The Corporate Manslaughter & Corporate Homicide Act, has focused the attention of directors on their responsibilities for health and safety. Now that the Act has entered into force, organisations should be re-examining their health and safety performance - and asking 'Are our board and board members playing an appropriate and effective role?'"

Recent incidents such as the explosions at Buncefield and BP Texas City in 2005 clearly show the need for strong health and safety leadership in high hazard industries. But Ms Hackitt reminded her audience today that it is key for every business to consider its own risk profile and demonstrate leadership in managing those risks. The responsibilities apply in all businesses including those in the services sector.

Ms Hackitt's message on boardroom-level leadership was clear, "The challenge now is very much with directors and boards who must seize the opportunity to critically evaluate the risks in their business and the adequacy of their leadership and to make changes. Directors and boards need to translate words into actions, and deliver - the ball is in their court."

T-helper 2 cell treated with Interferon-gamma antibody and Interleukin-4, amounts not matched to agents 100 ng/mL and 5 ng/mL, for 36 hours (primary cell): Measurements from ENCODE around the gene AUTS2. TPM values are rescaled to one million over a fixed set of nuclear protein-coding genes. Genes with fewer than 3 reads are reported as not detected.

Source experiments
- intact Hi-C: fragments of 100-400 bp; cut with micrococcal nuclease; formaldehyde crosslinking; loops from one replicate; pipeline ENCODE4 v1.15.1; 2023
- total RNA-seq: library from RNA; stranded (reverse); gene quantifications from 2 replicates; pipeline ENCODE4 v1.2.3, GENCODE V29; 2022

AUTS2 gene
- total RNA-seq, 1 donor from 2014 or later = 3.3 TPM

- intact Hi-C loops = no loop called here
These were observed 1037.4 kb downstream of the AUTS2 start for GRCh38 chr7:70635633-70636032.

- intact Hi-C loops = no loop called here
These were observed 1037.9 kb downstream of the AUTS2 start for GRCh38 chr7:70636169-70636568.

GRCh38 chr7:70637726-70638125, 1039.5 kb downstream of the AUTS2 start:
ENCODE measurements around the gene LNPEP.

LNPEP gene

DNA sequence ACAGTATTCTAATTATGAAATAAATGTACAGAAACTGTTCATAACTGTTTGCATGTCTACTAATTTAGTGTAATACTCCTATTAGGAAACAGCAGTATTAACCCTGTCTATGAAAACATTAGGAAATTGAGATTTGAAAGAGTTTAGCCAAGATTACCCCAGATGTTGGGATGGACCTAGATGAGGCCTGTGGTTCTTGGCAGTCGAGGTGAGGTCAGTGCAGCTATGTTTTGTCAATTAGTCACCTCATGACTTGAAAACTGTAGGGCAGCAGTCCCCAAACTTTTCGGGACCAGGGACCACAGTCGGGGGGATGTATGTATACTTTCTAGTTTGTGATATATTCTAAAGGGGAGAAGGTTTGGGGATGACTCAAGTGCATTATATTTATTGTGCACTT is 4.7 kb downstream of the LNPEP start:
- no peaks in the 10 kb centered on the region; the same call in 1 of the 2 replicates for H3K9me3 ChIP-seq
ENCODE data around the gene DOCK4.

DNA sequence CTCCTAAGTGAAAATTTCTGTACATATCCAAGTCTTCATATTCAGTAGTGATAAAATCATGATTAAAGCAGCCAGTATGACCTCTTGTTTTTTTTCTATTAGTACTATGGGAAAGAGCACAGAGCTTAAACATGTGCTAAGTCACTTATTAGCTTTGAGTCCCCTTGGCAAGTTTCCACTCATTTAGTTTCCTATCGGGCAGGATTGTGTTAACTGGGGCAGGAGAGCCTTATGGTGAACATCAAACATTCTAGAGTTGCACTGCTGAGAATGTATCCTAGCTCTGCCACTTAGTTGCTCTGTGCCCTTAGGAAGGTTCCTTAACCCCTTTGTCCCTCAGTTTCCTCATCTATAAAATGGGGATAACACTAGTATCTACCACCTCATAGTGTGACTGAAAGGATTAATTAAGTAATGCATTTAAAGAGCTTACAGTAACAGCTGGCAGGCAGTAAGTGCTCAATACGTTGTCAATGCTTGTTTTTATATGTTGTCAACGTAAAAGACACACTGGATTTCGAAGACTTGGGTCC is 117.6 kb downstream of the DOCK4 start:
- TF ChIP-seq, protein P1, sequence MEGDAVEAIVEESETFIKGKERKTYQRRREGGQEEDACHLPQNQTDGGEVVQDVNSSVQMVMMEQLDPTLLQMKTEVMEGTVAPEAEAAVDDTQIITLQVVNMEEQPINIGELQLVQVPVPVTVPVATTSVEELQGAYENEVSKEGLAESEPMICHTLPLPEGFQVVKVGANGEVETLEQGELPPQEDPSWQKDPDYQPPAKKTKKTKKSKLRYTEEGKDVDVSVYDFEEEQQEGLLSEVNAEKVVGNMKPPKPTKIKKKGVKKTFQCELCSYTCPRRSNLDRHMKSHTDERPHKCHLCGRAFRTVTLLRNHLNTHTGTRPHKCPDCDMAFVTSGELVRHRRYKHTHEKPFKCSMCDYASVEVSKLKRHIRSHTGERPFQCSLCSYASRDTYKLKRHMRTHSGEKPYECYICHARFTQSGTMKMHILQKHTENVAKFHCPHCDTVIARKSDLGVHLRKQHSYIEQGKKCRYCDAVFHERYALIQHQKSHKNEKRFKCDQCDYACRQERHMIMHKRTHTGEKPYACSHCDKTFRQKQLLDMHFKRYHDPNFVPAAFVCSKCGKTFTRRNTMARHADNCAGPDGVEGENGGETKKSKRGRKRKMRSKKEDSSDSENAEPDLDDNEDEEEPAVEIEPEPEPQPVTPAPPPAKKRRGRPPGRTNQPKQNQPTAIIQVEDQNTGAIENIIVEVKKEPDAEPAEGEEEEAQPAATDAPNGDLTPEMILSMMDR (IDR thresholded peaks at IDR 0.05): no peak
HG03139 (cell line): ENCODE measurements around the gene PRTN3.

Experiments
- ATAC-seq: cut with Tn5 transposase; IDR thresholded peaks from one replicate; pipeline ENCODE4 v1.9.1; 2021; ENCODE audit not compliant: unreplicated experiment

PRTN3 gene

Effective health and safety processes protect the workforce, meet legal and moral imperatives and bring business benefits from improved productivity, reduced sickness absence, raised staff morale and enhanced corporate reputation.

The HSE and the Institute of Directors have jointly published, 'Leading health and safety: leadership actions for directors and board members', which has been developed in collaboration with key stakeholders. The user-friendly document is written, 'by directors, for directors.'

The HSE will be commissioning an evaluation of the changes in directors' and boards' behaviour arising from the new guidance and the other developments. The evaluation is set to take place in the second half of 2009 to give time for the new measures to have an impact on behaviour.

European Commission Code of Conduct for Nanotechnology Research

The European Commission has recently published in the Official Journal of the EU a Recommendation on a code of conduct for responsible nanosciences and nanotechnologies research.

Commission Recommendation of 7 February 2008 on a code of conduct for responsible nanosciences and nanotechnologies research
(OJ L116, 30/04/08)

£500,000 Scholarship to save lives and reduce injuries

The Royal Society for the Prevention of Accidents and BNFL have just announced a major, new, long-term scholarship scheme for students to undertake research aimed at saving lives and reducing injuries.